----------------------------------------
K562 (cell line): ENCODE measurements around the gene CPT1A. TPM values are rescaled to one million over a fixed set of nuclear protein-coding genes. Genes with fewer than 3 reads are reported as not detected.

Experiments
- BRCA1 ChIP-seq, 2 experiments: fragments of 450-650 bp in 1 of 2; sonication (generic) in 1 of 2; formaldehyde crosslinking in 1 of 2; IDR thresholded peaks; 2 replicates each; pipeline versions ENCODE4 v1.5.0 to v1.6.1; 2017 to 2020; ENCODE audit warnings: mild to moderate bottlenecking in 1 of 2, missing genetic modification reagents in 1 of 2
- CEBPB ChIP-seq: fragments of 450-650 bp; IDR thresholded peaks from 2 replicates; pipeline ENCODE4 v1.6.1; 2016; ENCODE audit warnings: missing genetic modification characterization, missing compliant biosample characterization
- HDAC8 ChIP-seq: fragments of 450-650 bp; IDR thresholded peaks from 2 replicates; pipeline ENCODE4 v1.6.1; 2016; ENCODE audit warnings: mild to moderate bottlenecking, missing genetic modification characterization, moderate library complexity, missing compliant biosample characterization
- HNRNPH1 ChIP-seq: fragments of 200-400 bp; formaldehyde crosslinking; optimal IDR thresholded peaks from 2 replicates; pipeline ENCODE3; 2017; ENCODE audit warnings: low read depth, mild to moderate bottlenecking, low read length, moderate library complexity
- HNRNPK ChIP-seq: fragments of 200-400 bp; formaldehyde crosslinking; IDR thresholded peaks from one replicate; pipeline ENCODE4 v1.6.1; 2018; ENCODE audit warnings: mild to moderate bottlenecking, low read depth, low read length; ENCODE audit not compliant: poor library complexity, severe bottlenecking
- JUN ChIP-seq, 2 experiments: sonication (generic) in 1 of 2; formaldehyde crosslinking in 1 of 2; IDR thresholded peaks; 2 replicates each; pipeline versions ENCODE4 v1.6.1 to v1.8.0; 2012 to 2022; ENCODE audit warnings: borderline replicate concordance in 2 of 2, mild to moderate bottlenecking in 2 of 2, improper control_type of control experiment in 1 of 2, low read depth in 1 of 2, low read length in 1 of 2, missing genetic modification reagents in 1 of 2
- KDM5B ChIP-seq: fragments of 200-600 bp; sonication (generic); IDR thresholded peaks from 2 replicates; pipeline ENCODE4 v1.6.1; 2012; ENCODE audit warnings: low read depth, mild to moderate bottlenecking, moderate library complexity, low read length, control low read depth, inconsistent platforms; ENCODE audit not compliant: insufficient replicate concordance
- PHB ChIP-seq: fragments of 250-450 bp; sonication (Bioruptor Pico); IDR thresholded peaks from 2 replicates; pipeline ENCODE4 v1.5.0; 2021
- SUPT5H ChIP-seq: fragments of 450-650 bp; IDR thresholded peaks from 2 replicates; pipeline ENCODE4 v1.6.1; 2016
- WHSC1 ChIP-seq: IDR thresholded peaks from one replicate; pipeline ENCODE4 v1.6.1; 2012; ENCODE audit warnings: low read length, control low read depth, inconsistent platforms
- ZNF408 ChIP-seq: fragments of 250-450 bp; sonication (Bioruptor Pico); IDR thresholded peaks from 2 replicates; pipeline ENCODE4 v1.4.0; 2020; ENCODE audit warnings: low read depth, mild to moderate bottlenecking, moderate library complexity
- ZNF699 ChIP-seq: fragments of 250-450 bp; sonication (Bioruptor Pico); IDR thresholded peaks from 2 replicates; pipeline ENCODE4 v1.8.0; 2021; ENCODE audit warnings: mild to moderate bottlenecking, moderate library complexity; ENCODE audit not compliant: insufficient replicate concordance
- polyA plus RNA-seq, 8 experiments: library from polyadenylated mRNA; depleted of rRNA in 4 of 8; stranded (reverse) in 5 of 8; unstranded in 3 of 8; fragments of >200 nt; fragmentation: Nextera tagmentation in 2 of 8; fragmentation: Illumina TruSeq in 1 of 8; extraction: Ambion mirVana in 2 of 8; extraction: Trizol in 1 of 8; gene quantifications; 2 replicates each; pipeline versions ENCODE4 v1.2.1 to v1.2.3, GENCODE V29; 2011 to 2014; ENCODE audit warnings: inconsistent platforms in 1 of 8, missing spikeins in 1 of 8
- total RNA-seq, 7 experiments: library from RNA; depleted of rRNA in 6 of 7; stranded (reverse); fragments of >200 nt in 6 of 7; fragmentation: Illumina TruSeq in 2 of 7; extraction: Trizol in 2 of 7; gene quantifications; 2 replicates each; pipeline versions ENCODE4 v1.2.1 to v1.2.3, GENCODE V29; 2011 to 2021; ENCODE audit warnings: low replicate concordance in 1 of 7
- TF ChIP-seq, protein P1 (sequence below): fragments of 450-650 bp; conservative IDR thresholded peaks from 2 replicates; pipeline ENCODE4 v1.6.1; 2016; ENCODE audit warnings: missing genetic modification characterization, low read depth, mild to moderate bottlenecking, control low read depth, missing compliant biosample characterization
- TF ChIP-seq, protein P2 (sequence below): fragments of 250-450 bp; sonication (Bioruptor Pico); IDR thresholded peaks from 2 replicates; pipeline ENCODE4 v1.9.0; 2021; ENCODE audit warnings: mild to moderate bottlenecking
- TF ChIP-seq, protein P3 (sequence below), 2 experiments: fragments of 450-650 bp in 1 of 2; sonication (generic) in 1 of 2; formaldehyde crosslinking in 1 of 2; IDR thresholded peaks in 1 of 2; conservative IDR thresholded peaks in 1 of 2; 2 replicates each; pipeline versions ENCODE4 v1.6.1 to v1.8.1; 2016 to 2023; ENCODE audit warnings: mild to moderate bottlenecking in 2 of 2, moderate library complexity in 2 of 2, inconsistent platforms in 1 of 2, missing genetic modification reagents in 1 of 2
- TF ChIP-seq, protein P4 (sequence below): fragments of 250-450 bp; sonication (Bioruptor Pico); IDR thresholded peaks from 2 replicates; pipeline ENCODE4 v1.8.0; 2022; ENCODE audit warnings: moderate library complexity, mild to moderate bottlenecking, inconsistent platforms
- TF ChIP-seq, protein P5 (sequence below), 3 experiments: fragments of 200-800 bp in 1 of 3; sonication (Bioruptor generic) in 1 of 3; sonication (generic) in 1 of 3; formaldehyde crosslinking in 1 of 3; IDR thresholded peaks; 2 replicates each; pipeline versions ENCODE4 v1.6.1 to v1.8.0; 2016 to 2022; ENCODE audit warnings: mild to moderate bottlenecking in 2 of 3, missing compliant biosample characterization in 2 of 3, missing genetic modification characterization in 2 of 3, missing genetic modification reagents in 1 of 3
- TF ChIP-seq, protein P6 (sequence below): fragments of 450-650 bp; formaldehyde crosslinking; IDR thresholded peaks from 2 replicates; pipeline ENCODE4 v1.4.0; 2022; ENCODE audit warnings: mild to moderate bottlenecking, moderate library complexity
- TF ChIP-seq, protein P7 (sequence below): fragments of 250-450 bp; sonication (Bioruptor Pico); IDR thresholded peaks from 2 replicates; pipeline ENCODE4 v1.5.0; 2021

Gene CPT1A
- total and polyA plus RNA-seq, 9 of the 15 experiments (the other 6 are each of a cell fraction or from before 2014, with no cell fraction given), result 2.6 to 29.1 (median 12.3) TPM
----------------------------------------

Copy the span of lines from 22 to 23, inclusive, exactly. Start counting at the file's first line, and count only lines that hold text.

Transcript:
- TF ChIP-seq, protein P6 (sequence below): fragments of 450-650 bp; formaldehyde crosslinking; IDR thresholded peaks from 2 replicates; pipeline ENCODE4 v1.4.0; 2022; ENCODE audit warnings: mild to moderate bottlenecking, moderate library complexity
- TF ChIP-seq, protein P7 (sequence below): fragments of 250-450 bp; sonication (Bioruptor Pico); IDR thresholded peaks from 2 replicates; pipeline ENCODE4 v1.5.0; 2021